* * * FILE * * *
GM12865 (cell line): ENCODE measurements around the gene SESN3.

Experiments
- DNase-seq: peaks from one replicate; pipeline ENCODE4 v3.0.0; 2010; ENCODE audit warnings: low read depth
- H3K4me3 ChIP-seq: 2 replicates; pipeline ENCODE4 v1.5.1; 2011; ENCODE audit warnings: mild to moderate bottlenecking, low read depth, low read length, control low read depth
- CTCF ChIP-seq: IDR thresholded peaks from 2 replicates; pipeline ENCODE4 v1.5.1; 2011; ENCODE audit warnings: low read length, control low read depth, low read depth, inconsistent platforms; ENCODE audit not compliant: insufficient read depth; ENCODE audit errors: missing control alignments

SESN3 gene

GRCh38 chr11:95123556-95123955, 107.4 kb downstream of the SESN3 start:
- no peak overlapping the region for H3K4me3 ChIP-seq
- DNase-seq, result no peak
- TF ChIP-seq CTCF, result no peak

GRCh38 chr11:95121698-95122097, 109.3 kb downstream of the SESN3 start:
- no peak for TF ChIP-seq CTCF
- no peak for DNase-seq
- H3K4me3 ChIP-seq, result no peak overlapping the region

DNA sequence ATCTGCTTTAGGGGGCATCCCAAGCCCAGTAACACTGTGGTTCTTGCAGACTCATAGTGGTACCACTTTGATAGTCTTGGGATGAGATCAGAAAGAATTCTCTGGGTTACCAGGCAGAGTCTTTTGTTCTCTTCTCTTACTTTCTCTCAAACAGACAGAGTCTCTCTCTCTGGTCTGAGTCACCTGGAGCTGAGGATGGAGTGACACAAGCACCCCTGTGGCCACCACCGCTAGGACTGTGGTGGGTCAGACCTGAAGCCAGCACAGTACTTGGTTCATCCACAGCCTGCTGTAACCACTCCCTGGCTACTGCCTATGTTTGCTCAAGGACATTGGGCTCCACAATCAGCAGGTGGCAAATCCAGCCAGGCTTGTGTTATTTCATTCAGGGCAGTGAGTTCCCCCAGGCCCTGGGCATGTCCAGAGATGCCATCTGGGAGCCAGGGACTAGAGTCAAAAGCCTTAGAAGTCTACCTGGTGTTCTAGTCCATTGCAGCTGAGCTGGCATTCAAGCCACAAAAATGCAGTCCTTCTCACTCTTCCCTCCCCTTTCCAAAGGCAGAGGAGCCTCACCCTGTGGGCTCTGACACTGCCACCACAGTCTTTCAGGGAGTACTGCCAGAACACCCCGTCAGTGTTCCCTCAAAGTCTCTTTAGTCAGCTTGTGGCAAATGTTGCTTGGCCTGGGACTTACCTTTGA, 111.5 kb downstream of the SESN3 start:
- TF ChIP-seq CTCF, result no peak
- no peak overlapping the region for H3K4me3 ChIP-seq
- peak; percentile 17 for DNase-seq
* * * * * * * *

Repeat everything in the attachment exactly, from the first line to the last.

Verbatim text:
GM12865 (cell line): ENCODE measurements around the gene SESN3.

Experiments
- DNase-seq: peaks from one replicate; pipeline ENCODE4 v3.0.0; 2010; ENCODE audit warnings: low read depth
- H3K4me3 ChIP-seq: 2 replicates; pipeline ENCODE4 v1.5.1; 2011; ENCODE audit warnings: mild to moderate bottlenecking, low read depth, low read length, control low read depth
- CTCF ChIP-seq: IDR thresholded peaks from 2 replicates; pipeline ENCODE4 v1.5.1; 2011; ENCODE audit warnings: low read length, control low read depth, low read depth, inconsistent platforms; ENCODE audit not compliant: insufficient read depth; ENCODE audit errors: missing control alignments

SESN3 gene

GRCh38 chr11:95123556-95123955, 107.4 kb downstream of the SESN3 start:
- no peak overlapping the region for H3K4me3 ChIP-seq
- DNase-seq, result no peak
- TF ChIP-seq CTCF, result no peak

GRCh38 chr11:95121698-95122097, 109.3 kb downstream of the SESN3 start:
- no peak for TF ChIP-seq CTCF
- no peak for DNase-seq
- H3K4me3 ChIP-seq, result no peak overlapping the region

DNA sequence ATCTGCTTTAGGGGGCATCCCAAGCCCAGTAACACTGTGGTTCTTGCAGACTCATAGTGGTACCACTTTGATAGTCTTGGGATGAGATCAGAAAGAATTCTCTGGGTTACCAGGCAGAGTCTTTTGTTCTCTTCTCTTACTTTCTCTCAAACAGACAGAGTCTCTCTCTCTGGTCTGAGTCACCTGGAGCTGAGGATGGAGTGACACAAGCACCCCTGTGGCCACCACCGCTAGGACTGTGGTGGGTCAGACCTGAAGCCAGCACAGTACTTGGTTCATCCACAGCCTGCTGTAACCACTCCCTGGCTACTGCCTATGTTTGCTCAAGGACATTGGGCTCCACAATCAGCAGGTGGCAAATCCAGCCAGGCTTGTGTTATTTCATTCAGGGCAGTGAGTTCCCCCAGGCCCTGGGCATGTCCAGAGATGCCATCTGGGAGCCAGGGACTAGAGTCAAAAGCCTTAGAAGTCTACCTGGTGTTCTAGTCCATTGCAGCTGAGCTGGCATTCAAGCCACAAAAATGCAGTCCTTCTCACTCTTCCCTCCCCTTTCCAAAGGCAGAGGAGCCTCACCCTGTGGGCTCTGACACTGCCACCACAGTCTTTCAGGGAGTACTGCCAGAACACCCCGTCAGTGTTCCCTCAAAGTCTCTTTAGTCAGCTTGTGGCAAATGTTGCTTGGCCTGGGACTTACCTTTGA, 111.5 kb downstream of the SESN3 start:
- TF ChIP-seq CTCF, result no peak
- no peak overlapping the region for H3K4me3 ChIP-seq
- peak; percentile 17 for DNase-seq